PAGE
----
Natasha’s operations in Thailand involved 3 serious surgical procedures and several blood transfusions of her blood type which is a rare blood type, which is type B. Natasha’s father Nigel Hutchinson, a driving instructor, told one newspaper. ‘The injuries were horrifying, it was a horrible thing for a father to see. She didn’t have any insurance so we have had to pay for all her treatment. Obviously money doesn’t matter but we’ve only got so much of it,’ he said. Media reports suggest a traumatic ordeal for the family, juggling finances and travelling to Thailand to be with their daughter while having to return to the UK due to lack of funds during which time their talented young daughter was receiving intensive treatment while her leg lay in the balance.

Another UKWoman injured on moped in Phuket didn’t make it her life ndd on Patng Hill, Phuket

The family of Natasha Hutchinson were a lot luckier than the family of Becky Shaw. Becky was also involved in a moped accident in Phuket at the same time in a striking similarity to Natasha’s accident.

The UK girl was also riding as a pillion passenger behind her new friend Julie Robinson who she had met while on her holiday in Thailand.

Young Becky Shaw had spent two months in Asia learning to become a qualified yoga teacher but her life was cut short when she was involved in the motorbike accident on Patong Hill in Phuket.

This Phuket landmark is  infamous for a long series of fatal accidents involving motorbikes and cars. Many of the accidents on Phuket’s Patong Hill in the most recent year alone have involved foreigners, including some well-known expats on the islands.

Moped passenger declared dead at the scene

Young Becky Shaw was declared dead on the scene after a Toyota pickup truck slammed into the motor bike being ridden by the two women as it exited from a small road onto ta main highway. The accident happened two weeks before Christmas, on December 12th 2015. Arrangements had to be made for Becky’s body to be returned to the United Kingdom. Thai police at the scene confirmed that the young UK woman was wearing a helmet but had died from head trauma nevertheless. A Patong Royal Thai Police lieutenant told the press that the police were investigating the accident and would decide on a later date whether charges should be pressed.

The dangers of Thailand for foreigners.

Not a day goes by in Thailand with some news story about some foreigner meeting some tragic end and amazingly there is very little variation to the stories. For instance, it is common to hear of western men falling from the balconies of condominiums or hotels.

Another source of ongoing news stories is the danger of Thai electricity cables and wiring. Many of Thailand’s electrical installations do not meet higher international standards such as those found in the US and Europe.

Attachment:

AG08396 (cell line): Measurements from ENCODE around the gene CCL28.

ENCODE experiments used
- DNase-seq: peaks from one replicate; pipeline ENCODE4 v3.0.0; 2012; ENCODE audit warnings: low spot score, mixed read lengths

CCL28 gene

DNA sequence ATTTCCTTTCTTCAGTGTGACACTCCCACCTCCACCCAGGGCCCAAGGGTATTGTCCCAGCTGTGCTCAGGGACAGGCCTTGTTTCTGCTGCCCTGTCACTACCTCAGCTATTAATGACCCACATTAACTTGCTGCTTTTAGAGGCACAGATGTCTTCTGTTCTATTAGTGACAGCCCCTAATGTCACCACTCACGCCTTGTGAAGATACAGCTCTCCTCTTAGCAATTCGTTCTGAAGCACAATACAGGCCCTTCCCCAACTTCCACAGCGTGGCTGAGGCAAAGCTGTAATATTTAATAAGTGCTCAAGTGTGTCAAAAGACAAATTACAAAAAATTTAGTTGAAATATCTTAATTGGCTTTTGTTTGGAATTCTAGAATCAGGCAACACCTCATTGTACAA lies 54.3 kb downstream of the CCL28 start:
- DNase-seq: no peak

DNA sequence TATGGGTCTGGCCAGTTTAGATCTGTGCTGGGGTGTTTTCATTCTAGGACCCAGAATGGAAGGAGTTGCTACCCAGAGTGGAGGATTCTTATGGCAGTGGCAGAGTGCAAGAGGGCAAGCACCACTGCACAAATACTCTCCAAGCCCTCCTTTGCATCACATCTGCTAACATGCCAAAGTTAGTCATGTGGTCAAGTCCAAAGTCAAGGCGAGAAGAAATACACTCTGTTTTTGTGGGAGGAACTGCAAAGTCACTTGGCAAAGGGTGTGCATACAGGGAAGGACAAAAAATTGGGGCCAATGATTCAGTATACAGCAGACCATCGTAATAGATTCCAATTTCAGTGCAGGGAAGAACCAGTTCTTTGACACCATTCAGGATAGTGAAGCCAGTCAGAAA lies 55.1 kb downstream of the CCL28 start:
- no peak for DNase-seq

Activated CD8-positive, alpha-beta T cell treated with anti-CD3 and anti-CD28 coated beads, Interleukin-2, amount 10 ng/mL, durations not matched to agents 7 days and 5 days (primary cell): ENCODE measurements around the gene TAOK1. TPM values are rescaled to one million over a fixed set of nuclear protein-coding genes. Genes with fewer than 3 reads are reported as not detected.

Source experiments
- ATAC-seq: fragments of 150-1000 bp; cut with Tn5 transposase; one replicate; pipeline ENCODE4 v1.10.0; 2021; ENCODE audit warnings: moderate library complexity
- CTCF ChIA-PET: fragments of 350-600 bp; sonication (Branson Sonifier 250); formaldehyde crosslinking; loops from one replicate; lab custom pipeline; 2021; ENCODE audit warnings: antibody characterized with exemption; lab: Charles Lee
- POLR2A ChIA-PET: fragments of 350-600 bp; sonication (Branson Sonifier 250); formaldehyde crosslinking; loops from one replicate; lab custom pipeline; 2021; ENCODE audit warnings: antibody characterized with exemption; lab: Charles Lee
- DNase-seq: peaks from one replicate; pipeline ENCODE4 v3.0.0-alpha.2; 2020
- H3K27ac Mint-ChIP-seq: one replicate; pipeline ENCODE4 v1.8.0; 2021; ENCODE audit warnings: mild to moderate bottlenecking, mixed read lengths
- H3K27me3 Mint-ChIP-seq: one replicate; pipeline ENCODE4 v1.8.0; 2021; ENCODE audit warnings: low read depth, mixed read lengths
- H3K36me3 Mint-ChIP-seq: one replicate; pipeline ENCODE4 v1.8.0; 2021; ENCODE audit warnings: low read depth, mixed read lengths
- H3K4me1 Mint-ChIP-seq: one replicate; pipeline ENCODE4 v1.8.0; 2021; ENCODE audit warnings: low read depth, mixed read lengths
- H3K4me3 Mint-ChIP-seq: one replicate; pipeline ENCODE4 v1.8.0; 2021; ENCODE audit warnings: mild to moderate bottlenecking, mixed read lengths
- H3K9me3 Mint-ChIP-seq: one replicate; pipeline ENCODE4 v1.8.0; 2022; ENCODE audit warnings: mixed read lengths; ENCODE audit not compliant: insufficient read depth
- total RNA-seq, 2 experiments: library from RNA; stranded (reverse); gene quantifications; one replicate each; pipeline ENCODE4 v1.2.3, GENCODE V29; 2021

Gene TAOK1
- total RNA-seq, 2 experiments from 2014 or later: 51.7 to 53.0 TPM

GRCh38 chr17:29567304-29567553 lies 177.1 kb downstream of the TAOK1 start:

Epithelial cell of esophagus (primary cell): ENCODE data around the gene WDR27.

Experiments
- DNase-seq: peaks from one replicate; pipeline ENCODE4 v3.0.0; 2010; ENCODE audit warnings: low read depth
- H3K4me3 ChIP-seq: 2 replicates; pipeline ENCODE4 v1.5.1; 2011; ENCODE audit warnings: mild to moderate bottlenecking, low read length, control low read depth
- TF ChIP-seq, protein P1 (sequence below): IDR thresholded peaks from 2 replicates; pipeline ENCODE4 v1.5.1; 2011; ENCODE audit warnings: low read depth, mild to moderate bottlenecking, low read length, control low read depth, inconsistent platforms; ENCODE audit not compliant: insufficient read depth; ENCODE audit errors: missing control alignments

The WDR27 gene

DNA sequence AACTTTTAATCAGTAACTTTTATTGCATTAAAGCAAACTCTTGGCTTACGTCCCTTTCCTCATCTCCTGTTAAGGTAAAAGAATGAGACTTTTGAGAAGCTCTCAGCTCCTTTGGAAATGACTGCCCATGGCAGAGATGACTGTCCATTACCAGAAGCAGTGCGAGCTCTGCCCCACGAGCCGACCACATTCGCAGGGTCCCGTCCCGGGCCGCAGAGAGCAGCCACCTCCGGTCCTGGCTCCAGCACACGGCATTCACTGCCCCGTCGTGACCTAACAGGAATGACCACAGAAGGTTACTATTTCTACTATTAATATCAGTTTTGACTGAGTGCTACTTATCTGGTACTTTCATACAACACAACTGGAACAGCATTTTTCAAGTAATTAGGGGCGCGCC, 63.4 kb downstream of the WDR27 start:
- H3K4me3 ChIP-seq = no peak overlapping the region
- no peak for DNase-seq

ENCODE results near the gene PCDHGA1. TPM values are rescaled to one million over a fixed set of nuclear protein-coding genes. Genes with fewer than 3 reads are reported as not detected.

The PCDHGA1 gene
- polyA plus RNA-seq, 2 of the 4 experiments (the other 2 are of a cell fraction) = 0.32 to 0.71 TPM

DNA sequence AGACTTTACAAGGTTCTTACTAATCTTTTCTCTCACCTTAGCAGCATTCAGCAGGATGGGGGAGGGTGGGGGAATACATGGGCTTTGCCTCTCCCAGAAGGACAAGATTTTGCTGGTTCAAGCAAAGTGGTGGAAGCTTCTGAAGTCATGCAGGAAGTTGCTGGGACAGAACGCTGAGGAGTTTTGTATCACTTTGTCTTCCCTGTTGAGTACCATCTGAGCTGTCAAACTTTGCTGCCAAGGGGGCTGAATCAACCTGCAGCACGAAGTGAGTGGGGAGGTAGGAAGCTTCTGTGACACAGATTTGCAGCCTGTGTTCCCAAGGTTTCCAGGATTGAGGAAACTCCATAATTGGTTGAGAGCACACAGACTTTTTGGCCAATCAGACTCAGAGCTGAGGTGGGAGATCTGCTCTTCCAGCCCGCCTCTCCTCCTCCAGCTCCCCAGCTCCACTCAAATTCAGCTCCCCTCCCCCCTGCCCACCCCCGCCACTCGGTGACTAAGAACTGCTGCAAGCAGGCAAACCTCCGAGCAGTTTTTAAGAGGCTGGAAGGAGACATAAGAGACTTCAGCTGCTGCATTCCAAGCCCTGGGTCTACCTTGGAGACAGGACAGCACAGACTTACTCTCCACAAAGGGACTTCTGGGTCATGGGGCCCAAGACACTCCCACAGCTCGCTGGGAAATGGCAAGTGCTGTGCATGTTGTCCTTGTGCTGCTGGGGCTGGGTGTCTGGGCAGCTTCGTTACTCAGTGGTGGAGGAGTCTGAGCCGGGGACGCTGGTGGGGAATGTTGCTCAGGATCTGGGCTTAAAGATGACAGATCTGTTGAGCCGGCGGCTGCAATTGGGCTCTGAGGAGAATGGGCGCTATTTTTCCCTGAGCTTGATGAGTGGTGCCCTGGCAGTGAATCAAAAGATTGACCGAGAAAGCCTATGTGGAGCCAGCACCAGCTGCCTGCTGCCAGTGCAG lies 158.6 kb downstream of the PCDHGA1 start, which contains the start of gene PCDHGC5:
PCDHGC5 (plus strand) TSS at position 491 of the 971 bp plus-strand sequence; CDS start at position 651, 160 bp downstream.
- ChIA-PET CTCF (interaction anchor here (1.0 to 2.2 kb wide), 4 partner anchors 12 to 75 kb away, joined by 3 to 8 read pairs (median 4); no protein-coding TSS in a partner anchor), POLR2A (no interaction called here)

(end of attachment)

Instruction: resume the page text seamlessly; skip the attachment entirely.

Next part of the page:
As well as an ongoing series of foreigners being electrocuted in Thai homes, there are also some more macabre incidents such as a man being electrocuted while urinating near an electricity installation as well as a Russian tourist who was killed while swimming at a hotel pool.

‘I think many people, when they arrive in Thailand, come under the spell of a feel good factor with the warm, balmy weather, and the very friendly Thai people.

The low cost of everything and the vast range of beautiful scenery and things to do brings on a euphoric effect, and this is what makes Thailand one of the world’s top destinations and rightly so.

However what Westerners to Thailand must remember is that the culture and background to everything is quite different to European and Western cultures. I have a friend who describes it as alien, this may be a little offensive but it makes the point,’ says Carla Boonkong.

Driving in Thailand is also dangerous 

Many expats in Thailand and some tourists have experienced driving in the country. For many, the opportunity to get out of the urban areas and experience the country by road is a very attractive proposition.

However, some foreigners and expats tell a horror story when it comes to Thai road manners and driving in general. This also applies to pedestrians from foreign countries when dealing with vehicles on the road in Thailand. Henry Torbett is originally from Newport Wales in the United Kingdom.

The Briton has been living in Thailand since 2004. He lives on the outskirts of Bangkok. He owns a car which he seldom uses. ‘I made a decision some years ago to let my wife do the driving and there are many reasons for this, but the one that is uppermost in my mind is the craziness of Thai roads and Thai drivers, sometimes I’ll take the wheel if we head down to Pattaya. But more and more, I am less inclined, it’s just not worth it.’

No rules on Thai roads, the reality that cannot be avoided or massaged. Among the worlds’ worst

According to Henry there are no rules in Thailand when it comes to driving on the road.

In fact, he is surprised that there are not more accidents and is simply wary of becoming involved in one as a foreigner living in the country with all the implications.